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By Midge Lyndee
Book Review 

Yee Haw! Giddyup!

The TALE: Tehachapi Art, Literature and Entertainment


March 2, 2024

It's time again for green beer, Irish butter and corned beef with cabbage, or for non-meat eaters, maybe a lovely veggie platter of potatoes, cabbage and carrots garnished with parsley and pearl onions.

Yes, St. Patrick's Day has arrived. The wearing of the green comes with leprechauns and perhaps a sprinkling of fairies. Or maybe cowboys.

I did cover Irish cowboys a few years back, but as with many good books, revisiting with a new eye brings a fresh perspective.

The Irish cowboy was real, called both a buachaill bo' or bouchanier. In the mid-1600s a group of Irish immigrant men were gathered for an American cattle drive from Springfield, Connecticut to Boston, Massachusetts in order to prevent starvation during that winter. The Irish, a major supplier of beef to nearby countries for over 500 years, knew their stuff. They rode horses with ease and could expertly cajole a group of cows to criss-cross through sprawling miles of ravines and rolling hills.

Indeed, some of these Irish cowboys did branch off into different pursuits using their riding skills. They turned their eyes to other goals like bank robbing (Emmit Dalton of the Dalton gang) and escaping to the wild, wild west like Billy the Kid (born to an Irish immigrant mother in the New York City East Side slums). Billy did his best to keep focus on the "wild."

Writers like Louis L'Amour and Zane Gray, both of mixed Irish heritage, preserved the spirit of early cowboys in stories from Appalachia to the thousand plus miles of plains, deserts and mountains reaching the Pacific Ocean. Huge spreading landscapes were certainly ripe for adventure. As the land of opportunity it provided cowboys possibilities for their dreams. Recently D.W. Ulsterman chose to write about that kind of Irish cowboy. The kind of man with a dream, a dream to own his land under the open skies of Montana. To raise a family, crops, cattle and horses. Then hand the land down with pride, from generation to generation.

In "The Irish Cowboy" Hap Wilkes inherited his family land. In the process, it became both a blessing and a curse in this ever changing and complicated world, growing corporate greed and government power in the mix. But nothing is more powerful in the life of a cowboy or any man than the power of the heart. As an old wizened fellow, whose skin appeared tough as leather and body broken and bent but tough as nails, Hap was forced to face the decisions his younger self had made. Decisions that created heartache and nightmares instead of the fulfillment of dreams.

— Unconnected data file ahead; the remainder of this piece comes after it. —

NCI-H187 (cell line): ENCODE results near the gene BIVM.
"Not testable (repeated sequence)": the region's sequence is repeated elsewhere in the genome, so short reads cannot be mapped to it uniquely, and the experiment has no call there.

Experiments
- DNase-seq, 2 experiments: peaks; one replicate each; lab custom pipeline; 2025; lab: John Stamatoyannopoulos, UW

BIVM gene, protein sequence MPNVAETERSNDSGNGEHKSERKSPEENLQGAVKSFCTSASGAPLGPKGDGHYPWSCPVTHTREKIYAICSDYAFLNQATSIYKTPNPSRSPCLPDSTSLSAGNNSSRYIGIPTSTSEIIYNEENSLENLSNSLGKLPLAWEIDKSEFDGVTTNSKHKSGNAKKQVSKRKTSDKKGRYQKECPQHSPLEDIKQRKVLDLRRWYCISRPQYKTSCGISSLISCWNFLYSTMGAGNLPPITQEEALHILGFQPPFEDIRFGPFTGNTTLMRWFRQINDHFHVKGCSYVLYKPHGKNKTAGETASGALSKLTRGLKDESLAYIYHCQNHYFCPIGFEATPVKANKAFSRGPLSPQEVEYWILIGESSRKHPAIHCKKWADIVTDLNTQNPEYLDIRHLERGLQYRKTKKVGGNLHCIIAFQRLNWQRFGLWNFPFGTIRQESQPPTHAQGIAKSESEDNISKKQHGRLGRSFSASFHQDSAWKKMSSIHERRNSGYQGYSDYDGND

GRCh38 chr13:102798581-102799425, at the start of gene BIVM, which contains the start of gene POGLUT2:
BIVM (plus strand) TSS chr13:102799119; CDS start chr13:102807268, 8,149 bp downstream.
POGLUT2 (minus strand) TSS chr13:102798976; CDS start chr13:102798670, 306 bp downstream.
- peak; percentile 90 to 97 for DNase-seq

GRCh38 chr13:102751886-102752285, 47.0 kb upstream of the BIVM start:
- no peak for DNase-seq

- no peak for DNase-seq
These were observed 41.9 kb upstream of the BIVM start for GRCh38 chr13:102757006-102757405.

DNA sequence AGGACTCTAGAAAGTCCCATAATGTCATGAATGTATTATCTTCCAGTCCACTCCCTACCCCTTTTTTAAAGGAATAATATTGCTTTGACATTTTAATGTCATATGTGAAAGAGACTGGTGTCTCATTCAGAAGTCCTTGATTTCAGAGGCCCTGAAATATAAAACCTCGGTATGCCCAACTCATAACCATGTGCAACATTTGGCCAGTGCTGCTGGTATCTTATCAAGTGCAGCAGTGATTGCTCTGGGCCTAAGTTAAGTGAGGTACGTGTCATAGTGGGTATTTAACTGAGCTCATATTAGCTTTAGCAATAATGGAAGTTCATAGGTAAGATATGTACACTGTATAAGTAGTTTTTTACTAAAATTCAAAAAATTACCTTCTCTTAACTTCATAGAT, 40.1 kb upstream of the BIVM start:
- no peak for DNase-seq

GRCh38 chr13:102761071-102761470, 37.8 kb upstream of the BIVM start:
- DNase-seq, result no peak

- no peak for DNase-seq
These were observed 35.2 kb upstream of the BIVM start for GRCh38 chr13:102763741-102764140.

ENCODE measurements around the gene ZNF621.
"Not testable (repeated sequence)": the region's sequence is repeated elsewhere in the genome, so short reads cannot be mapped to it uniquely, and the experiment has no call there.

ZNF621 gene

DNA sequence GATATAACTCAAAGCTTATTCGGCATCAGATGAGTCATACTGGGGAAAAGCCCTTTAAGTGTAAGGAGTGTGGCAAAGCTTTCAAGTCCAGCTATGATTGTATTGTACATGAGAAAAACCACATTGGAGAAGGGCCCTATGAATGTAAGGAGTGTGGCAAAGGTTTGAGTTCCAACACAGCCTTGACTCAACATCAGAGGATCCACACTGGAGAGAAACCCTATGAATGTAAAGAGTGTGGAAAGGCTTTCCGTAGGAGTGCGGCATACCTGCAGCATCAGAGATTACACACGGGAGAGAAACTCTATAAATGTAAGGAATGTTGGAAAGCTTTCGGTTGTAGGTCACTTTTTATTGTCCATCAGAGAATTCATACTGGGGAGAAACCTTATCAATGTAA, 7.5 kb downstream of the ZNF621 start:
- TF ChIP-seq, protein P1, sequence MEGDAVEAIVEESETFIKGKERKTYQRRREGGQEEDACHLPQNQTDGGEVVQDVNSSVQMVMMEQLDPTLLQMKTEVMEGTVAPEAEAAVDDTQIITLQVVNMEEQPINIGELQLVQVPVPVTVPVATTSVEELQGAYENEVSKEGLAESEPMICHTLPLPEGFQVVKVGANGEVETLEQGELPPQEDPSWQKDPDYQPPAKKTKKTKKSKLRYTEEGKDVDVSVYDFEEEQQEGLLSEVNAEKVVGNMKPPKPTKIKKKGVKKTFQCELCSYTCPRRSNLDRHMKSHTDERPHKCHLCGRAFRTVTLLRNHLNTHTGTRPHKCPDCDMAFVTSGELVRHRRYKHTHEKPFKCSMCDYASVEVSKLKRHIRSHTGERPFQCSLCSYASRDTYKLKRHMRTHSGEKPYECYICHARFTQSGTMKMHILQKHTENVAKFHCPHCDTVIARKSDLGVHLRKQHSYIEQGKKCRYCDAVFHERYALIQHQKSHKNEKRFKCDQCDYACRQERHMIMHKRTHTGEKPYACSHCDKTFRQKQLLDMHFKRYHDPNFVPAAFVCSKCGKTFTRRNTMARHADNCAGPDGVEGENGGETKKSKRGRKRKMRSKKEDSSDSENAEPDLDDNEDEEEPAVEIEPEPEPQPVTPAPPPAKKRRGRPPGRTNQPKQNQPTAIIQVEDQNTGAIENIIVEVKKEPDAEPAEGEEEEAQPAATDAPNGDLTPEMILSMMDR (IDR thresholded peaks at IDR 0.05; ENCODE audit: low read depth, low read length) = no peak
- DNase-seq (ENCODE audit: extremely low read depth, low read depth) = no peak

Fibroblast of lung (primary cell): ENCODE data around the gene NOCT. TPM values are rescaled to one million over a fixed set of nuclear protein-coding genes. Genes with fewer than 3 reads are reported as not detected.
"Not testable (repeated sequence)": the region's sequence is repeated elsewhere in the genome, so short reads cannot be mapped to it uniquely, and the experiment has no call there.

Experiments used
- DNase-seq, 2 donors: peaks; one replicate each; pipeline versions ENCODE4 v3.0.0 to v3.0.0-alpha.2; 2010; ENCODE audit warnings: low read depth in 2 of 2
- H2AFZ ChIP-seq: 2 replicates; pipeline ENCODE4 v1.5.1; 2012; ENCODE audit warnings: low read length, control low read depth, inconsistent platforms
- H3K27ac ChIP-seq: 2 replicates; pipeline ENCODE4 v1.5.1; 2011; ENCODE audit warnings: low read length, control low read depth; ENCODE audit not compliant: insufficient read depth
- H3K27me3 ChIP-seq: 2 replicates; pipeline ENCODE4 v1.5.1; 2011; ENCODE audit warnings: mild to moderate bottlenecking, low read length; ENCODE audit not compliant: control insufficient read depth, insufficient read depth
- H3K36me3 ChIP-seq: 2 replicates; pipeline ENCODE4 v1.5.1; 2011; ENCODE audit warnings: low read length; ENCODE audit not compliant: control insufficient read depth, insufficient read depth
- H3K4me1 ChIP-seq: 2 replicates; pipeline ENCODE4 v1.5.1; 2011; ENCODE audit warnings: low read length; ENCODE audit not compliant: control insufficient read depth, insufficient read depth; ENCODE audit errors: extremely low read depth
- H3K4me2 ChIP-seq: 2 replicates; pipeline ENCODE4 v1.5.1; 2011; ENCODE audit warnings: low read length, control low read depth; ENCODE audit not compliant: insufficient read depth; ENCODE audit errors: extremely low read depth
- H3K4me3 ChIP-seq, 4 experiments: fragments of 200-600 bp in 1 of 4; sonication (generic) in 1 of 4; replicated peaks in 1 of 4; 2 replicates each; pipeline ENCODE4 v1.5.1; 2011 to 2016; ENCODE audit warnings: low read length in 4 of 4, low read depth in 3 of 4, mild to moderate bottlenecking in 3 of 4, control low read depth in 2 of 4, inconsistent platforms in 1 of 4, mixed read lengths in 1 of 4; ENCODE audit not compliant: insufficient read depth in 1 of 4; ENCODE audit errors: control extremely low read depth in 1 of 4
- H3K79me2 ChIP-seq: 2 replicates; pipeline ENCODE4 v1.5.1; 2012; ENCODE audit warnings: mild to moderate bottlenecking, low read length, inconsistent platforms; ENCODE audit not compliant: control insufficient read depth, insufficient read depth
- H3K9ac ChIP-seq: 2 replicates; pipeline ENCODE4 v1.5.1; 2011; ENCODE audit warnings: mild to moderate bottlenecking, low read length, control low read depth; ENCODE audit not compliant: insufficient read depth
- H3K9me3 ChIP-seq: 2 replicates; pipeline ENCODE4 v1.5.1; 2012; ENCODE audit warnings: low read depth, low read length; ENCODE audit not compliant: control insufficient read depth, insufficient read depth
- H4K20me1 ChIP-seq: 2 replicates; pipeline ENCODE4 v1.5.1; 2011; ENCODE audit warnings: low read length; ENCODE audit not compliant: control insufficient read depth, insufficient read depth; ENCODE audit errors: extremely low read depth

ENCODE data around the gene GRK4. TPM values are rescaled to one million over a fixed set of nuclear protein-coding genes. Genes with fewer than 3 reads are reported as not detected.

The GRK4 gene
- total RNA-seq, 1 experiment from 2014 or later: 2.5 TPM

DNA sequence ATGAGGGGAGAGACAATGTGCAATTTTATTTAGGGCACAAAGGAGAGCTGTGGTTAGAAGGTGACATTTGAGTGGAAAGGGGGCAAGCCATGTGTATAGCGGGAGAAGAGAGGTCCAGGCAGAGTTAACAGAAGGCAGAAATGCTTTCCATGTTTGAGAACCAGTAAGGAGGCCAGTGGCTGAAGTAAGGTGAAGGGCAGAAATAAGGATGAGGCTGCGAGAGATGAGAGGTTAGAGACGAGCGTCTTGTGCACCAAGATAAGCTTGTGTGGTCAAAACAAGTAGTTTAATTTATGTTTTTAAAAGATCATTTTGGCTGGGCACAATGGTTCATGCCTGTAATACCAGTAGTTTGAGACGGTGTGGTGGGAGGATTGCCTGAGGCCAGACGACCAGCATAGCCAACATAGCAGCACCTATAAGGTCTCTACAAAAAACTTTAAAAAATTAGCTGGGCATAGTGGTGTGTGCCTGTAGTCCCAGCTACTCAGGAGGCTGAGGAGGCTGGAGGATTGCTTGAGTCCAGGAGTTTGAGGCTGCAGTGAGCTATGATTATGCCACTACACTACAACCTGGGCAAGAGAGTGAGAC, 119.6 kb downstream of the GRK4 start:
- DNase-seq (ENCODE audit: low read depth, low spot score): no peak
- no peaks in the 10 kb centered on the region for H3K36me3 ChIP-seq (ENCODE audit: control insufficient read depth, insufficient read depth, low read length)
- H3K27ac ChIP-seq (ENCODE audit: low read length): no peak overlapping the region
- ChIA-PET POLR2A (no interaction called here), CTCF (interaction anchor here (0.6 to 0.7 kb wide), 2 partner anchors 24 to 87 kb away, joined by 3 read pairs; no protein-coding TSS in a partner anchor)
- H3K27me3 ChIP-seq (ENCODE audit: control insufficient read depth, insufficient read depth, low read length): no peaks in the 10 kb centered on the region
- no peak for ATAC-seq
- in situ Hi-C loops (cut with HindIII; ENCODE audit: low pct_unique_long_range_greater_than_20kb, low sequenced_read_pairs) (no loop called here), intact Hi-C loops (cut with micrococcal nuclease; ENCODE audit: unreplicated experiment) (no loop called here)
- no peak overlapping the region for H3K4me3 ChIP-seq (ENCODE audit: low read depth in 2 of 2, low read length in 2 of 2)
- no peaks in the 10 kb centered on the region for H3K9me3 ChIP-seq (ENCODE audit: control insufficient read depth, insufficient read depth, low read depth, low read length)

The reader meets Hap on his land with his old mare Peanut and his dog named Dog. There is a thriving herd of wild horses safely tucked away in the nearby hills. Then suddenly, the spotted desert lizard that comes under the heading of endangered species is suspected to be cohabiting in the same area. Land management arrives. Unexpected relatives arrive. The sheriff and Homeland Security arrive. They come in cars and helicopters, some with big guns and demands. For a man alone most of his later years, will Hap suddenly find himself a community? How far will corporate greed go? Which side will the government choose, between the corporation or the man? And the greatest question of all, where does integrity and honor stand, especially within the code of the now American cowboy?

Did you grow up playing cowboy or cowgirl with a pair of chaps and boots and a holster at your hip? Did you wear your wide brim hat with pride and try to lasso the chairs, your siblings and everything in sight? Cowboys weren't all dangerous. Most believed in standing by their word, making honorable honest choices and living by a code that engrained itself into the American psyche. Then, corporations were deemed "people." That did throw a wrench into the mix and has confused many issues since.

When reading "The Irish Cowboy" the depth of humanity becomes the issue in everything. In right from wrong, greed versus protection, love versus regret. In reality we all live our lives as cowboys every day. We just need to figure out what kind of cowboy we really are.

Good Books.

Good reading.

*Midge Lyn'dee is a fictional character used for the purpose of entertainment though the reviews are real and sincere.


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